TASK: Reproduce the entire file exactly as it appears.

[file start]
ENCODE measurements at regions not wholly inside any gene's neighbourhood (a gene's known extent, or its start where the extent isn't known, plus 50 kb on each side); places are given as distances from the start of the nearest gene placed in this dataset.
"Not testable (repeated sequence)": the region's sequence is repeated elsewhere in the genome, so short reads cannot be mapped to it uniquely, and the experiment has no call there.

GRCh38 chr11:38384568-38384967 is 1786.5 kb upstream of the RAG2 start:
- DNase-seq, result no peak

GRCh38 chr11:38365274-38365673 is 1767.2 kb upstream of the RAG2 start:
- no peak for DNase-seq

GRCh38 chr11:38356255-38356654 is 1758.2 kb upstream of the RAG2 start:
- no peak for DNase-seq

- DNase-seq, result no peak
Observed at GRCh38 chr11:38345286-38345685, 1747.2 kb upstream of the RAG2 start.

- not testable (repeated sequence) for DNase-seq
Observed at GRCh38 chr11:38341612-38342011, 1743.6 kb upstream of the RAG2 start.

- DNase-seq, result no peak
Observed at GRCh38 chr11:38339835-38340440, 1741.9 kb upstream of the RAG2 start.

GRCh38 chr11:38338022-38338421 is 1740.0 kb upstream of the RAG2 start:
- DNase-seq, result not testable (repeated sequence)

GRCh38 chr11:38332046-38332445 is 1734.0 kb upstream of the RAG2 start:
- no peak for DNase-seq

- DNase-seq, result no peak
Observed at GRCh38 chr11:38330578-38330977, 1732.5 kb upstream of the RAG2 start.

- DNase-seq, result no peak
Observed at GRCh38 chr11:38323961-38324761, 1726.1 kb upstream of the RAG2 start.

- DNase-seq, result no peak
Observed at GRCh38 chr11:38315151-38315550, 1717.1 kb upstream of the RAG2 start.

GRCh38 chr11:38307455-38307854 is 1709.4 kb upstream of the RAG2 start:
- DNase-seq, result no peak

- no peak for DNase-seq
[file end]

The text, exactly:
ENCODE measurements at regions not wholly inside any gene's neighbourhood (a gene's known extent, or its start where the extent isn't known, plus 50 kb on each side); places are given as distances from the start of the nearest gene placed in this dataset.
"Not testable (repeated sequence)": the region's sequence is repeated elsewhere in the genome, so short reads cannot be mapped to it uniquely, and the experiment has no call there.

GRCh38 chr11:38384568-38384967 is 1786.5 kb upstream of the RAG2 start:
- DNase-seq, result no peak

GRCh38 chr11:38365274-38365673 is 1767.2 kb upstream of the RAG2 start:
- no peak for DNase-seq

GRCh38 chr11:38356255-38356654 is 1758.2 kb upstream of the RAG2 start:
- no peak for DNase-seq

- DNase-seq, result no peak
Observed at GRCh38 chr11:38345286-38345685, 1747.2 kb upstream of the RAG2 start.

- not testable (repeated sequence) for DNase-seq
Observed at GRCh38 chr11:38341612-38342011, 1743.6 kb upstream of the RAG2 start.

- DNase-seq, result no peak
Observed at GRCh38 chr11:38339835-38340440, 1741.9 kb upstream of the RAG2 start.

GRCh38 chr11:38338022-38338421 is 1740.0 kb upstream of the RAG2 start:
- DNase-seq, result not testable (repeated sequence)

GRCh38 chr11:38332046-38332445 is 1734.0 kb upstream of the RAG2 start:
- no peak for DNase-seq

- DNase-seq, result no peak
Observed at GRCh38 chr11:38330578-38330977, 1732.5 kb upstream of the RAG2 start.

- DNase-seq, result no peak
Observed at GRCh38 chr11:38323961-38324761, 1726.1 kb upstream of the RAG2 start.

- DNase-seq, result no peak
Observed at GRCh38 chr11:38315151-38315550, 1717.1 kb upstream of the RAG2 start.

GRCh38 chr11:38307455-38307854 is 1709.4 kb upstream of the RAG2 start:
- DNase-seq, result no peak

- no peak for DNase-seq